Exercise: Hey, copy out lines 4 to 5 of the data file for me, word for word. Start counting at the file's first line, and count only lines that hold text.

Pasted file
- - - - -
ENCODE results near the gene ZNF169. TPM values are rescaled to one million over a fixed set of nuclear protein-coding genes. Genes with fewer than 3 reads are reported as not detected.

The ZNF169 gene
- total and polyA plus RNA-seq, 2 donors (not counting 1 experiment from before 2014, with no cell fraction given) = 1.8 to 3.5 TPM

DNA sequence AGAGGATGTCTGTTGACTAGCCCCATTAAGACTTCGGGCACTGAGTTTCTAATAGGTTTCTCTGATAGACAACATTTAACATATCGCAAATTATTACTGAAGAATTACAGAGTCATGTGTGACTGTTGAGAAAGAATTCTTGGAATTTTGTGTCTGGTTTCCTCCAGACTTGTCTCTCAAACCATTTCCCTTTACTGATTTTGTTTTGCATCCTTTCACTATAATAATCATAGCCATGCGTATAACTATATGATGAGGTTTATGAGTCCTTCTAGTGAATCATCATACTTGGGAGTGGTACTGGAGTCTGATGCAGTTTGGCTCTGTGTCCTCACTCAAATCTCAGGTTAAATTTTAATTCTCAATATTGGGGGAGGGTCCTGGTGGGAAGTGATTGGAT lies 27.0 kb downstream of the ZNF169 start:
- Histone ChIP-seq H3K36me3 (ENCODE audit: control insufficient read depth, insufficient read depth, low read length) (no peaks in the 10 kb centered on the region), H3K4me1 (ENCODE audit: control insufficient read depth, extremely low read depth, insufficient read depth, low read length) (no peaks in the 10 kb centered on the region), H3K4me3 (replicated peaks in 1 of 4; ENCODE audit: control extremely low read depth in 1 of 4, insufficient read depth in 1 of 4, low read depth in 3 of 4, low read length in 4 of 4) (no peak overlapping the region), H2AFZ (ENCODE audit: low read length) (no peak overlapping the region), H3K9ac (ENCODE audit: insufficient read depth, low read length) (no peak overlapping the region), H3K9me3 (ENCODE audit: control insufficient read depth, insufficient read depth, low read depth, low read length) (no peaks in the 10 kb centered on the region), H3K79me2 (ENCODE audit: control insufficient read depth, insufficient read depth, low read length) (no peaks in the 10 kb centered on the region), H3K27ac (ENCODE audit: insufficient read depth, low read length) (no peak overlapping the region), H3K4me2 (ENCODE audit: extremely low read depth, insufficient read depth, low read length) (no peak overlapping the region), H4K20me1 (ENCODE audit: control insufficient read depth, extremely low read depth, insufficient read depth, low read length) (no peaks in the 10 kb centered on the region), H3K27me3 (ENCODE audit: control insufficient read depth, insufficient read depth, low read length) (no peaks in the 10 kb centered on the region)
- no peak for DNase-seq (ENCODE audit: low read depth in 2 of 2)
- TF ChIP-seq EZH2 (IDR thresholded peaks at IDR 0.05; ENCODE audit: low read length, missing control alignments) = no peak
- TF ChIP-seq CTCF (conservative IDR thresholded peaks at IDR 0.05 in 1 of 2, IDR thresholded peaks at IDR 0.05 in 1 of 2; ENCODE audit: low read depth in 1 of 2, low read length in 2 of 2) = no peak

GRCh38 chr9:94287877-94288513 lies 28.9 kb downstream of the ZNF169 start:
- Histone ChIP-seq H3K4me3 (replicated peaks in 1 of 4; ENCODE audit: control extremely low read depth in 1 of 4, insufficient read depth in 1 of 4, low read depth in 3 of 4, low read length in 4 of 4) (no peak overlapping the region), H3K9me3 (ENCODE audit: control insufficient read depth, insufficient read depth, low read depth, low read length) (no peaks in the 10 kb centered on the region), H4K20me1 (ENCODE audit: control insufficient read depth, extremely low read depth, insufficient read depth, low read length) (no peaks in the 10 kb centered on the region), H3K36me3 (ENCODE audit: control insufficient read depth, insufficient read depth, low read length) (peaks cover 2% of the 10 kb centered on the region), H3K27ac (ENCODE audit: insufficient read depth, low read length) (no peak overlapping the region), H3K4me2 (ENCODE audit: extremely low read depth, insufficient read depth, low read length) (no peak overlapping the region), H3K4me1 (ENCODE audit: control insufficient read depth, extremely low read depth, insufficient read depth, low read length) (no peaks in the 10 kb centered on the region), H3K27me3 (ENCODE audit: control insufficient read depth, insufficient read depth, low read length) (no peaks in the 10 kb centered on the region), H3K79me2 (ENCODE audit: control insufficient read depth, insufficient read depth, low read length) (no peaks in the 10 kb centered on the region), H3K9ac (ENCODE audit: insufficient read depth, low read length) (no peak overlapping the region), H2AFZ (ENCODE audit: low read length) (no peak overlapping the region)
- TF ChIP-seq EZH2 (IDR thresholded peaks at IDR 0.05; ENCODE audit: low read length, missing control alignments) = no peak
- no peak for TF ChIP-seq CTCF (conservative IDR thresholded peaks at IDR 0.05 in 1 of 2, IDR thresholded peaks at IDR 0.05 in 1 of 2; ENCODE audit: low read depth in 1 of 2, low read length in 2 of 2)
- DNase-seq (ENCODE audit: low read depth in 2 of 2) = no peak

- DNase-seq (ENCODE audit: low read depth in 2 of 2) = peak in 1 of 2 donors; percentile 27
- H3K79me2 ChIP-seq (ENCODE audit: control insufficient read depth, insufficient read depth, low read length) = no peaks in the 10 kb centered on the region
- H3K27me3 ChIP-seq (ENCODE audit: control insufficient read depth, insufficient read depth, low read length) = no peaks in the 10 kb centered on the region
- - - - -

DNA sequence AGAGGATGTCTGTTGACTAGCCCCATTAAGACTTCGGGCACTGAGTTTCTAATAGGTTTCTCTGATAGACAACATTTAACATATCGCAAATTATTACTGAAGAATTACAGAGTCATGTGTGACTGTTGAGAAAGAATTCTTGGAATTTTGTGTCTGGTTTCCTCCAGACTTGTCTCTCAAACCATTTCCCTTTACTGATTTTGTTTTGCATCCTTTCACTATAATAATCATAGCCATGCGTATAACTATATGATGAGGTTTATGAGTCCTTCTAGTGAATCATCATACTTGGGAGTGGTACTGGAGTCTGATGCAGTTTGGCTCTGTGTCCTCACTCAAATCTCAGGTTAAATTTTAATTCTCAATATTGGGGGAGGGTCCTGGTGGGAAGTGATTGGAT lies 27.0 kb downstream of the ZNF169 start:
- Histone ChIP-seq H3K36me3 (ENCODE audit: control insufficient read depth, insufficient read depth, low read length) (no peaks in the 10 kb centered on the region), H3K4me1 (ENCODE audit: control insufficient read depth, extremely low read depth, insufficient read depth, low read length) (no peaks in the 10 kb centered on the region), H3K4me3 (replicated peaks in 1 of 4; ENCODE audit: control extremely low read depth in 1 of 4, insufficient read depth in 1 of 4, low read depth in 3 of 4, low read length in 4 of 4) (no peak overlapping the region), H2AFZ (ENCODE audit: low read length) (no peak overlapping the region), H3K9ac (ENCODE audit: insufficient read depth, low read length) (no peak overlapping the region), H3K9me3 (ENCODE audit: control insufficient read depth, insufficient read depth, low read depth, low read length) (no peaks in the 10 kb centered on the region), H3K79me2 (ENCODE audit: control insufficient read depth, insufficient read depth, low read length) (no peaks in the 10 kb centered on the region), H3K27ac (ENCODE audit: insufficient read depth, low read length) (no peak overlapping the region), H3K4me2 (ENCODE audit: extremely low read depth, insufficient read depth, low read length) (no peak overlapping the region), H4K20me1 (ENCODE audit: control insufficient read depth, extremely low read depth, insufficient read depth, low read length) (no peaks in the 10 kb centered on the region), H3K27me3 (ENCODE audit: control insufficient read depth, insufficient read depth, low read length) (no peaks in the 10 kb centered on the region)